Studies show more than 50% of pregnancies in Canada are not planned.
With this in mind, have you thought about your reproductive life plan? Perhaps you have decided that you are not ready for a pregnancy just now …but then, life throws you a surprise.
For example, in the heat of the moment, you and your partner forget to use a condom or other birth control before having sex.
So what can you do next?
Chi Ching Hui, a sexual health promotor at Toronto Public Health, explains emergency birth control.
Emergency birth control (also known as emergency contraception) may help you to avoid an unwanted pregnancy.
In Canada, there are two emergency birth control methods available:
- Copper intrauterine devices (copper IUDs)
- Emergency contraceptive pills (ECP).
Note: Emergency birth control methods do not end pregnancies or cause abortion – emergency birth control methods prevent pregnancy BEFORE it begins!
What is a copper IUD?
A copper IUD is a T-shaped piece of plastic covered in copper that fits into the uterus. Copper decreases the sperm’s ability to fertilize an egg and may stop a fertilized egg from attaching to the uterus.
Copper IUDs can prevent pregnancy by over 95% if inserted within 7 days after unprotected sex. Once you know you are not pregnant, you can have it removed, or you could leave it as an ongoing birth control method.
Note: only Copper IUDs are helpful as an emergency method of birth control– hormonal IUDs (like Mirena or Kyleena) are excellent birth control methods, but are not emergency contraception.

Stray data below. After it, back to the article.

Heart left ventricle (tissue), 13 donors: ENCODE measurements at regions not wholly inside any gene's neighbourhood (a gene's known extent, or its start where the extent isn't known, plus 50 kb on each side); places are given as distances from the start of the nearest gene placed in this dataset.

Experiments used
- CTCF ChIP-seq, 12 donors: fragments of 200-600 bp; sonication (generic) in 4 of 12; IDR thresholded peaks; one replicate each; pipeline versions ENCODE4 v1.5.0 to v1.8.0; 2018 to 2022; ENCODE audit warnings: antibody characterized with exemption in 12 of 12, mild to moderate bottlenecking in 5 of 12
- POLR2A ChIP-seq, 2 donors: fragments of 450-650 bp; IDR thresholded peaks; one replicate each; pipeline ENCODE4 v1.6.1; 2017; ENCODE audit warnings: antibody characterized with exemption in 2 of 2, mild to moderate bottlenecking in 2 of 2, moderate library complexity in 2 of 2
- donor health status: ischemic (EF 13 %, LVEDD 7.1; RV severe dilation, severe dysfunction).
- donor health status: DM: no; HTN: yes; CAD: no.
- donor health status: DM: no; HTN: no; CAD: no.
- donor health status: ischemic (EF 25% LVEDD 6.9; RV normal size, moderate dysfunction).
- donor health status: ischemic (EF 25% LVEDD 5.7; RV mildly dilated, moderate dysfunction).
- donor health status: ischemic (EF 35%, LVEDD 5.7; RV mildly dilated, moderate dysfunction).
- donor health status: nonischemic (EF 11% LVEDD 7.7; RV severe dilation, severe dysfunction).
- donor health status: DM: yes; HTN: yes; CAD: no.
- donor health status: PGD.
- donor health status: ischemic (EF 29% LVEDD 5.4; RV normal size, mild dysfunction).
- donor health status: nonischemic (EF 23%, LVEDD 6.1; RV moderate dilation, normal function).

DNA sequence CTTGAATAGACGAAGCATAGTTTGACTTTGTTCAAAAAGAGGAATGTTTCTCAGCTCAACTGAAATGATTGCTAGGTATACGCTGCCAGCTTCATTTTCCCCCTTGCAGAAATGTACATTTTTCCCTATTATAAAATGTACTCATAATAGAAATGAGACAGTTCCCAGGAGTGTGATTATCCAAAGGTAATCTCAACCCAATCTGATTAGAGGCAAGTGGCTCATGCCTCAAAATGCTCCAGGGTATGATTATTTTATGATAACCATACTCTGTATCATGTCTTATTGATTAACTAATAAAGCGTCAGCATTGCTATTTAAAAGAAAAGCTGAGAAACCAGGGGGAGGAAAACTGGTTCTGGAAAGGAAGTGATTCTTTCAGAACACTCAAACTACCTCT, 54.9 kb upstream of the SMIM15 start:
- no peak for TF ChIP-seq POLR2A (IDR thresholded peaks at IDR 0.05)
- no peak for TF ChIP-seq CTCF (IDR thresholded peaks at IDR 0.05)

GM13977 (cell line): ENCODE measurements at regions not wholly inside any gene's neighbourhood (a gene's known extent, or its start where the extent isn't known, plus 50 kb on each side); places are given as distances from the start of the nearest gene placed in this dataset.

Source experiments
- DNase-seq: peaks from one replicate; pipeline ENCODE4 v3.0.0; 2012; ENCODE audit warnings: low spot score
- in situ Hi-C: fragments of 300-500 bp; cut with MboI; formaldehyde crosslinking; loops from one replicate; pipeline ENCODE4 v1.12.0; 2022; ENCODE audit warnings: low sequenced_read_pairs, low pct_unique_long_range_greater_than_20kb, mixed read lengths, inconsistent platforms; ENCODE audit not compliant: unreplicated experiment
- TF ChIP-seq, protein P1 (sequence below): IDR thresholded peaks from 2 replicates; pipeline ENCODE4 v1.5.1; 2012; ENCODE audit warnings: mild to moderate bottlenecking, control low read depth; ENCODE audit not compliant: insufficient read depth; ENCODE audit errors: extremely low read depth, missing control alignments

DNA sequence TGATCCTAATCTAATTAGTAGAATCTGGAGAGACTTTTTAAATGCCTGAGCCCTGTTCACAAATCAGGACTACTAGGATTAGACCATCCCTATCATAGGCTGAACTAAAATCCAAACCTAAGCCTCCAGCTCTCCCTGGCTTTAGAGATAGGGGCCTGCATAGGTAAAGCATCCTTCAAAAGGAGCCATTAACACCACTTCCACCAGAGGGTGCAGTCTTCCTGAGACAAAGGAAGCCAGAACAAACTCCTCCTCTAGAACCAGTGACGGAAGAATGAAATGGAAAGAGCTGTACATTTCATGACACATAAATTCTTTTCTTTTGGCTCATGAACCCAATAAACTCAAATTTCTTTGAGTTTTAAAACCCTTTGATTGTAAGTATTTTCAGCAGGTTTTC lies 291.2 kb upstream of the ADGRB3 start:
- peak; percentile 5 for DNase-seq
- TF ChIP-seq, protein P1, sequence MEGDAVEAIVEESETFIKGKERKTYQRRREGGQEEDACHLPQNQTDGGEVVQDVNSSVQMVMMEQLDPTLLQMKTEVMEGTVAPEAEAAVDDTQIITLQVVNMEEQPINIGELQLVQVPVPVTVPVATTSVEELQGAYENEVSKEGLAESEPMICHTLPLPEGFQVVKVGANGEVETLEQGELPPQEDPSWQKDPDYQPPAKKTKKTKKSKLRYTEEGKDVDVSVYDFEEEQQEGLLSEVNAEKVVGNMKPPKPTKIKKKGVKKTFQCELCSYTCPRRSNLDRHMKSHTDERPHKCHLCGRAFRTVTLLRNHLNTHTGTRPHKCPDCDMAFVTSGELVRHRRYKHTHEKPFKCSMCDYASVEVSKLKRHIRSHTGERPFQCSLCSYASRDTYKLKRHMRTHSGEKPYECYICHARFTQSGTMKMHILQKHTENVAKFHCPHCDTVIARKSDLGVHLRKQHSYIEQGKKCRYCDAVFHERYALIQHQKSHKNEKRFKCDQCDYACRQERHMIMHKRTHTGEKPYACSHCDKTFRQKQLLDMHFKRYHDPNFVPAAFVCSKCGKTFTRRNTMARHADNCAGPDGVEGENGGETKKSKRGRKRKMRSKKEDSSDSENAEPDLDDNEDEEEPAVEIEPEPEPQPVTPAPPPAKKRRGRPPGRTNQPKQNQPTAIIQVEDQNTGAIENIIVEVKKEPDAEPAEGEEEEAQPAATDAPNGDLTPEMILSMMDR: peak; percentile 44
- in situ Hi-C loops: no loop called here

What is ECP?
ECP are pills that contains either hormones (levonorgestrel) or medication (ulipristal acetate) that delay the release of an egg from the ovary. ECP must be taken within 5 days after sex – and the sooner you take them, the more effective they are. The effectiveness of the levonorgestrel containing pill is also affected by a person’s height and weight and where you are in your menstrual cycle so speak to your health care provider to see if ECP is right for you.
These emergency birth control methods, as well as other birth control methods, are available at sexual health clinics across Toronto. Some emergency contraceptive pills are also available over-the-counter in drugstores. If you would like to talk about emergency birth control, or have a doctor insert an IUD, speak to your health care provider or connect with SHILO (Sexual Health Infoline Ontario) at 1-800-668-2437.
For resources about sexuality, including birth control methods and emergency birth control, visit our Sexual Health Promotion website.